Hoof-in-Mouth Disease and 3rd parties
You always can expect 3rd parties, especially in controversy
The typical 3rd party questions that come up in interviews usually concern a piece of research or the comments of an expert. But, sometimes it’s especially controversial.
For instance, you may recall that in the aftermath of Hurricane Katrina, Mayor Ray Nagin proclaimed New Orleans would again be a “chocolate city.” The comment, taken by many as a message of exclusion rather than inclusion, got him in trouble. In reaction to the fallout, he tried to rationalize his way out of it.
Then, in a first anniversary piece on the storm and its aftermath, 60 Minutes interviewed the mayor for a piece by Byron Pitts. Pitts is an excellent and long time CBS correspondent who has covered the New Orleans situation extensively over the past year. He asked some tough yet important questions, including one about the tons of debris still piled up throughout the hard hit lower 9th ward.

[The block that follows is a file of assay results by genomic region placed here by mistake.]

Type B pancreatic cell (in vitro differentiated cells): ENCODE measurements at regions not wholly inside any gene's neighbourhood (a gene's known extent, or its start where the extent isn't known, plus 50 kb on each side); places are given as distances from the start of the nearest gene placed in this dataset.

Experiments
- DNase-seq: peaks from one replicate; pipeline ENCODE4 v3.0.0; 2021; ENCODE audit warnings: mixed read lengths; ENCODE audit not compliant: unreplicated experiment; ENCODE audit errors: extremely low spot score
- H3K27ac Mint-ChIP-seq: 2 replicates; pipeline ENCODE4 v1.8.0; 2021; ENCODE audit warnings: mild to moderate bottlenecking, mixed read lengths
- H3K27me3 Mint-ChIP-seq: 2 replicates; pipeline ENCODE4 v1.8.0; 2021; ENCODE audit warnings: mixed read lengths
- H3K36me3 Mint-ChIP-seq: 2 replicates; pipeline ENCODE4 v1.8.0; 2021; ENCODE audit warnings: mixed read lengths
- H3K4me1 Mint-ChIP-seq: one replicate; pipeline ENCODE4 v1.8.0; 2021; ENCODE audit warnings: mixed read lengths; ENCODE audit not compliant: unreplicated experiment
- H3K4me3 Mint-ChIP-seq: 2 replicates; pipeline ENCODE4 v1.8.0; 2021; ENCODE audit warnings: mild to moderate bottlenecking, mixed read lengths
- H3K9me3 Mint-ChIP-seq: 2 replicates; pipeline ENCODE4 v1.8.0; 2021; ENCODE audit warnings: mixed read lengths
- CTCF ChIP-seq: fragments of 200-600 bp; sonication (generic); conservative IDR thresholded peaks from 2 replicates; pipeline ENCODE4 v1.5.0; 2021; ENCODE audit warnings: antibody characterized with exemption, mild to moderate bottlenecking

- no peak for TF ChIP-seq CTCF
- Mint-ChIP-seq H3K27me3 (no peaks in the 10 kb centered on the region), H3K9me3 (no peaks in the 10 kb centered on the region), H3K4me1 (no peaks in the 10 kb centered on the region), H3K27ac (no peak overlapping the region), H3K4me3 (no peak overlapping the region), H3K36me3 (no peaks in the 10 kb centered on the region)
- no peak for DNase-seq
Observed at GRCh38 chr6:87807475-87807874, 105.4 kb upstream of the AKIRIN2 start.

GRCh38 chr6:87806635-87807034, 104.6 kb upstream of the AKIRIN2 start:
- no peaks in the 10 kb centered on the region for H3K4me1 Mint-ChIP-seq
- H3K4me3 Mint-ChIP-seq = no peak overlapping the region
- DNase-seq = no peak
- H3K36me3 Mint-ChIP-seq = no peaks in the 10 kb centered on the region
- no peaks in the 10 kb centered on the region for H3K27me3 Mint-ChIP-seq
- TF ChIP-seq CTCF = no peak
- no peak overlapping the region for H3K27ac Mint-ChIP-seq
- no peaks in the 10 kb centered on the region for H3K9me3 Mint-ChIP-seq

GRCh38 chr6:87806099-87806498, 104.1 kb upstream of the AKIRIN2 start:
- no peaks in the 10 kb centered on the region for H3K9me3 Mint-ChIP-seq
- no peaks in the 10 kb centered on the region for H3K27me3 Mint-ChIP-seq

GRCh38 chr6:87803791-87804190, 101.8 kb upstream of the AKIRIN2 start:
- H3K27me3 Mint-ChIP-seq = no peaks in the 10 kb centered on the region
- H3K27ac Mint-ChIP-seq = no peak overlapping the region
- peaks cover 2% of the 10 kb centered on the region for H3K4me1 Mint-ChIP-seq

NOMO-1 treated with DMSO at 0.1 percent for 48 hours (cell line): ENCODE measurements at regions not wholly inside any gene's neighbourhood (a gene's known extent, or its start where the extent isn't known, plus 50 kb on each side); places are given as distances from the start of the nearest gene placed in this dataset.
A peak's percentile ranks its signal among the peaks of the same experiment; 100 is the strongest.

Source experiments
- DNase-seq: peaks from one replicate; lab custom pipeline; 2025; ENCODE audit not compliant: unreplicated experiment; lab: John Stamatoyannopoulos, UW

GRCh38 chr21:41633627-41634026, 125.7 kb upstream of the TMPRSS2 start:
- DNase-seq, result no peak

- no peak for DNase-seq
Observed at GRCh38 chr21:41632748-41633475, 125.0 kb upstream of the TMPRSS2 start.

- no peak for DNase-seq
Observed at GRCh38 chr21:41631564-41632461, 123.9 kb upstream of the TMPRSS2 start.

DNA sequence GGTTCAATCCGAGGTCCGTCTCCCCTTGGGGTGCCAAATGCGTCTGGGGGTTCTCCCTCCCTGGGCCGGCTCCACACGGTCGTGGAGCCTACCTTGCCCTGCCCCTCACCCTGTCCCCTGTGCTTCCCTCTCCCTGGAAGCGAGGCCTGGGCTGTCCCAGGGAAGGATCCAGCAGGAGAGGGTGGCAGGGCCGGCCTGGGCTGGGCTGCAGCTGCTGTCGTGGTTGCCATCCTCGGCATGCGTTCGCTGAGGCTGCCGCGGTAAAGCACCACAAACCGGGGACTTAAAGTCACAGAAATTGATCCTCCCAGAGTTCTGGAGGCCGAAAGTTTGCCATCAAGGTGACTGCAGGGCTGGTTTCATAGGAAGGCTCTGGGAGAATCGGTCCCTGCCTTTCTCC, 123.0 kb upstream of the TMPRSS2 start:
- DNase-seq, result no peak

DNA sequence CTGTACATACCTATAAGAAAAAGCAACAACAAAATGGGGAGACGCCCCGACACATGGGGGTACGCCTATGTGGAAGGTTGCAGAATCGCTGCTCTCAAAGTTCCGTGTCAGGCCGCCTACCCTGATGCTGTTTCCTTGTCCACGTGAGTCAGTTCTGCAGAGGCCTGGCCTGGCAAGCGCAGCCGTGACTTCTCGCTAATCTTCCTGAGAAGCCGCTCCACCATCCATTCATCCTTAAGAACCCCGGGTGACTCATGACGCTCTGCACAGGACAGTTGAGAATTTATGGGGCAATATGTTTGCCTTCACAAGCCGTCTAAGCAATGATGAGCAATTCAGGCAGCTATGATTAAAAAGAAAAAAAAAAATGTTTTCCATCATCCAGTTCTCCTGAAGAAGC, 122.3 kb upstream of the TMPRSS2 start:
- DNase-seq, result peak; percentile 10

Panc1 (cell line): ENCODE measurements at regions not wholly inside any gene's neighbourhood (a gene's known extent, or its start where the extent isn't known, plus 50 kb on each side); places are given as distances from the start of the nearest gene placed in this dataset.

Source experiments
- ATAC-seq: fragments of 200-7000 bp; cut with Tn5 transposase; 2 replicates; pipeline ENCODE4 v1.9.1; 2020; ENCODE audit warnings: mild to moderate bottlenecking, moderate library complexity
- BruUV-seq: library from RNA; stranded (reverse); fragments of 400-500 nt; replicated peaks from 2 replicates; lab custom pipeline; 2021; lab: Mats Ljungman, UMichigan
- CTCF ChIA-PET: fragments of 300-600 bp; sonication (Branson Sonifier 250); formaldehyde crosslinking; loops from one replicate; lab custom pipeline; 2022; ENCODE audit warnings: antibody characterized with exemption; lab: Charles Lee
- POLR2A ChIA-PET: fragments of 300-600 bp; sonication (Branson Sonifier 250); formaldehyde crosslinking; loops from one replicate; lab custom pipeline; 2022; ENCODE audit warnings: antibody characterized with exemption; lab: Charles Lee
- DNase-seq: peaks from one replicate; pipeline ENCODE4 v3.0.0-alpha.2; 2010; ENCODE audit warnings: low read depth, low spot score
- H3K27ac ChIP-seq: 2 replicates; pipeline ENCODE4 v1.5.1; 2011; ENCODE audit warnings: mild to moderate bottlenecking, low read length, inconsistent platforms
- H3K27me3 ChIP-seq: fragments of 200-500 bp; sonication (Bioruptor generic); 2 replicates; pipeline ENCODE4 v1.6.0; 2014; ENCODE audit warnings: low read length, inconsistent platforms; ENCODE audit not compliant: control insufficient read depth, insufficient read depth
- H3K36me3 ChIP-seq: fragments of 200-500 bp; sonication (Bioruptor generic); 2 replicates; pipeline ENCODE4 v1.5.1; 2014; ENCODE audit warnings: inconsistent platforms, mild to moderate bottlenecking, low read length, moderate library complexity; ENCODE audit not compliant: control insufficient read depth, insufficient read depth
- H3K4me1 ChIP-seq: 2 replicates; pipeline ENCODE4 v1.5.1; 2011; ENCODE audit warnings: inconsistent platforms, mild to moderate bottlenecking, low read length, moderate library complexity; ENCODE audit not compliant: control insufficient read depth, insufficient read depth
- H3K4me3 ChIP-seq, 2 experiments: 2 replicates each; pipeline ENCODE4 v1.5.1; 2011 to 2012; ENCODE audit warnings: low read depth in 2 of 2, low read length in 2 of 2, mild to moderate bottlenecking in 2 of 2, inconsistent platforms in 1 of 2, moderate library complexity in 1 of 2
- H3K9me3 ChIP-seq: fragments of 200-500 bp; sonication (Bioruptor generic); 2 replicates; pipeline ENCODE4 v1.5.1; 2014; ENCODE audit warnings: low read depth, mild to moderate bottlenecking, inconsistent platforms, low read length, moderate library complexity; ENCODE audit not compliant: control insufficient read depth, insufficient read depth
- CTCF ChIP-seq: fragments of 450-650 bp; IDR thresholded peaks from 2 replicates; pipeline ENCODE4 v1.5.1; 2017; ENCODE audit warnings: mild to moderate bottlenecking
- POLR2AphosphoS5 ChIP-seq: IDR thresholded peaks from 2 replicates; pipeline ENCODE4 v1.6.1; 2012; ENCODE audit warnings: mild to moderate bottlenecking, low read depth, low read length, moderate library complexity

So what’s the lesson here? Don’t say something stupid, or that you’ll be sorry for? Well, yes, that’s always preferable. But, being human, you might slip up sometime and it requires some contrition on your part. People usually are willing to give you a pass when you admit a mistake. But if you’re unwilling to admit it, prepare yourself for the fallout. And beware the over-used, often abused, explanation that you were taken “out of context.” It may be true, but that excuse more times than not has proven to be false.